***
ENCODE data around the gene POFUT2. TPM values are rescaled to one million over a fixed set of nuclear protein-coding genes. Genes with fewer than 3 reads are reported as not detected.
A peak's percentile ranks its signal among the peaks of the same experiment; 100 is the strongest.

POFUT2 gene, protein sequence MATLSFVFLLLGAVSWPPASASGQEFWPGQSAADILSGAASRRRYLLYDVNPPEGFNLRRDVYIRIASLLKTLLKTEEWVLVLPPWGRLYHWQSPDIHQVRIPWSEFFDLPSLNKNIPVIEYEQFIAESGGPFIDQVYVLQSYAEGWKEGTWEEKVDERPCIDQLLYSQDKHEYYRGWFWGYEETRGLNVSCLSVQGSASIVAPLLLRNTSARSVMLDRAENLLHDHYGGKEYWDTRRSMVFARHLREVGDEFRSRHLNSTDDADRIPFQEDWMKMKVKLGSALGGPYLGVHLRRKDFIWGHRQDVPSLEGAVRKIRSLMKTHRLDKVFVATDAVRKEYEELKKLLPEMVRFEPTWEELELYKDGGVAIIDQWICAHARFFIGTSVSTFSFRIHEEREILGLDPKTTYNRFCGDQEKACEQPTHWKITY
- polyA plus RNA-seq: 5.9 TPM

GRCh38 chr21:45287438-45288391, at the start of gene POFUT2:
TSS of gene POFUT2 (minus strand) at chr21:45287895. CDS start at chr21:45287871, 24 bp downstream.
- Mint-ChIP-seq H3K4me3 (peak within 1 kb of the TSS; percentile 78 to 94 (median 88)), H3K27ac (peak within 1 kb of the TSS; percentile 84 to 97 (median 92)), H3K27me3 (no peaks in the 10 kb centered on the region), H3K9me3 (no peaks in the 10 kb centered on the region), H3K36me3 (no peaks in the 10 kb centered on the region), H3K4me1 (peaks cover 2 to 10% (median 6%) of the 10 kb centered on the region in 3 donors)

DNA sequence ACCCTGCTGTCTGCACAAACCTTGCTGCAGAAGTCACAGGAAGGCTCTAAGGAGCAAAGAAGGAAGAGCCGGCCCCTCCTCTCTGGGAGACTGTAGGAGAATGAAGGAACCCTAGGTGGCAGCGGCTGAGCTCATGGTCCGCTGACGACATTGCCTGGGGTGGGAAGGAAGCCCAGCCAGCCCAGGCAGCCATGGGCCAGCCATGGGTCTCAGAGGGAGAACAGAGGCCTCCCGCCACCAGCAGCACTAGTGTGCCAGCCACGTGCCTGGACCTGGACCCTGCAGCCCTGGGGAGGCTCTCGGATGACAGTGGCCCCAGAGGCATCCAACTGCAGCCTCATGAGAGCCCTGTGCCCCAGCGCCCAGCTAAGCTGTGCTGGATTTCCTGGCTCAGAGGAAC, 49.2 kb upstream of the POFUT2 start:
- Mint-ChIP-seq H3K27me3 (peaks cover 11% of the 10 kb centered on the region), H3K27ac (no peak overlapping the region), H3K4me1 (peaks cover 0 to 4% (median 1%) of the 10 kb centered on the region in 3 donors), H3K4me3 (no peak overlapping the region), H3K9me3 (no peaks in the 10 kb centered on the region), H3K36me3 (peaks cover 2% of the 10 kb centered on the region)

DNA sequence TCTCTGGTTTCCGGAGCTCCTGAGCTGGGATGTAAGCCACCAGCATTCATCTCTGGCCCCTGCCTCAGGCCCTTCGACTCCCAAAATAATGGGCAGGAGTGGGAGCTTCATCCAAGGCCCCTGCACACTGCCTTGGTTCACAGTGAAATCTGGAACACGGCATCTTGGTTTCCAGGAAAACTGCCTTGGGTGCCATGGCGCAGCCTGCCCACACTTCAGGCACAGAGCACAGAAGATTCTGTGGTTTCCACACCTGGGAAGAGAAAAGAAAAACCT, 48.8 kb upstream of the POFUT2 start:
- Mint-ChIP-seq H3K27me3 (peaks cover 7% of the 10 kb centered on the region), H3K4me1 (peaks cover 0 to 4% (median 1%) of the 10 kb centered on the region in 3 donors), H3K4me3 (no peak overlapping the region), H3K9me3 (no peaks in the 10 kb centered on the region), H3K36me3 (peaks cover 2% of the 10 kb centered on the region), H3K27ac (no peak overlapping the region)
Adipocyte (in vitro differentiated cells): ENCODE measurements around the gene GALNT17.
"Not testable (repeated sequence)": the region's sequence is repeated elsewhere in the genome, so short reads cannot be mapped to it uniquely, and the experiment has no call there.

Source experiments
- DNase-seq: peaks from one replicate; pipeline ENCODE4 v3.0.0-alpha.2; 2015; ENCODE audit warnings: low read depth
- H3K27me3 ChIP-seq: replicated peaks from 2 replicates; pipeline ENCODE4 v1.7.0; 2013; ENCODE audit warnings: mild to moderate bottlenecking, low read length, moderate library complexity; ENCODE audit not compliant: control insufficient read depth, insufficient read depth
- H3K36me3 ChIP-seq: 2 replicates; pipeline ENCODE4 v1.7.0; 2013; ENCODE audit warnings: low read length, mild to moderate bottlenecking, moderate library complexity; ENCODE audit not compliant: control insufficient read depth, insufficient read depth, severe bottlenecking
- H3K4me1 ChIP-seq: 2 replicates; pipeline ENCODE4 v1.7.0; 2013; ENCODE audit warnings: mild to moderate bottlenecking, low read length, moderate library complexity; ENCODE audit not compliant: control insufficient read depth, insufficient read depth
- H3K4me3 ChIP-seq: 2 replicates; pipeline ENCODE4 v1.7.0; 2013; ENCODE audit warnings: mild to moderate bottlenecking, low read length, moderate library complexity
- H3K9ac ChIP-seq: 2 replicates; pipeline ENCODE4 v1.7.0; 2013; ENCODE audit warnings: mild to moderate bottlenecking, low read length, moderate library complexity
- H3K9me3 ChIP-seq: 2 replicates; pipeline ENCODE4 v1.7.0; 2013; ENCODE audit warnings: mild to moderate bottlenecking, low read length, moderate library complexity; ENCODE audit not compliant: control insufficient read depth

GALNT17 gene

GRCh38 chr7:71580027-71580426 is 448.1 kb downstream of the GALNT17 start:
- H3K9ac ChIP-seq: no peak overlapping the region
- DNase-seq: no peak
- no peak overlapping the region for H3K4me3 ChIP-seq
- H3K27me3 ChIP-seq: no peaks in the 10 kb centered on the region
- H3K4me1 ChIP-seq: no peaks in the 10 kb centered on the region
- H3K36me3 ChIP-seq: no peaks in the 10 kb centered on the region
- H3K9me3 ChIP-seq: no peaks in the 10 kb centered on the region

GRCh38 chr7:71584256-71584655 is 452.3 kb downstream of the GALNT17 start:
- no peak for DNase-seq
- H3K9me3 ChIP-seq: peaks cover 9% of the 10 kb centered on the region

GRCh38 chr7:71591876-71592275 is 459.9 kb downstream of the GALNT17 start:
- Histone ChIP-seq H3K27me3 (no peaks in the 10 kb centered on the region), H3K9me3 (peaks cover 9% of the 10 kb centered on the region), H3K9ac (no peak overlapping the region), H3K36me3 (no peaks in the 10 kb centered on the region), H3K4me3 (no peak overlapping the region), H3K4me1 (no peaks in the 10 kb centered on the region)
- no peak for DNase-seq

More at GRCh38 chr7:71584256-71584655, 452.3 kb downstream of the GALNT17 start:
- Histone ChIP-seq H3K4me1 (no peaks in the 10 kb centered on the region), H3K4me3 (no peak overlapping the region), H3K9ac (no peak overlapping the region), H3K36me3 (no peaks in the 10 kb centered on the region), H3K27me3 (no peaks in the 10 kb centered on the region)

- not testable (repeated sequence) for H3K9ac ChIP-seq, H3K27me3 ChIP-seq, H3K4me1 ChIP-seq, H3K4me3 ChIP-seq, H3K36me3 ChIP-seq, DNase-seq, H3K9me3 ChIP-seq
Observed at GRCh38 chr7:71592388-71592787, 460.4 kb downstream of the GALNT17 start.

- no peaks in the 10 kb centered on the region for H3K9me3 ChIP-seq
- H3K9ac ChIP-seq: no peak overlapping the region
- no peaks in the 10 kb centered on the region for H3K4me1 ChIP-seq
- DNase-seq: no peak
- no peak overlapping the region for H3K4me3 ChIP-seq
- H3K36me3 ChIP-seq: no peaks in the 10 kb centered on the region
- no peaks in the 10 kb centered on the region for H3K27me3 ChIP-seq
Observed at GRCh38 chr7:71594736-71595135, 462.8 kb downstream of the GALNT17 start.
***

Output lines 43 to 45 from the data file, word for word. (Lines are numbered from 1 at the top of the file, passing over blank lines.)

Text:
- no peaks in the 10 kb centered on the region for H3K4me1 ChIP-seq
- DNase-seq: no peak
- no peak overlapping the region for H3K4me3 ChIP-seq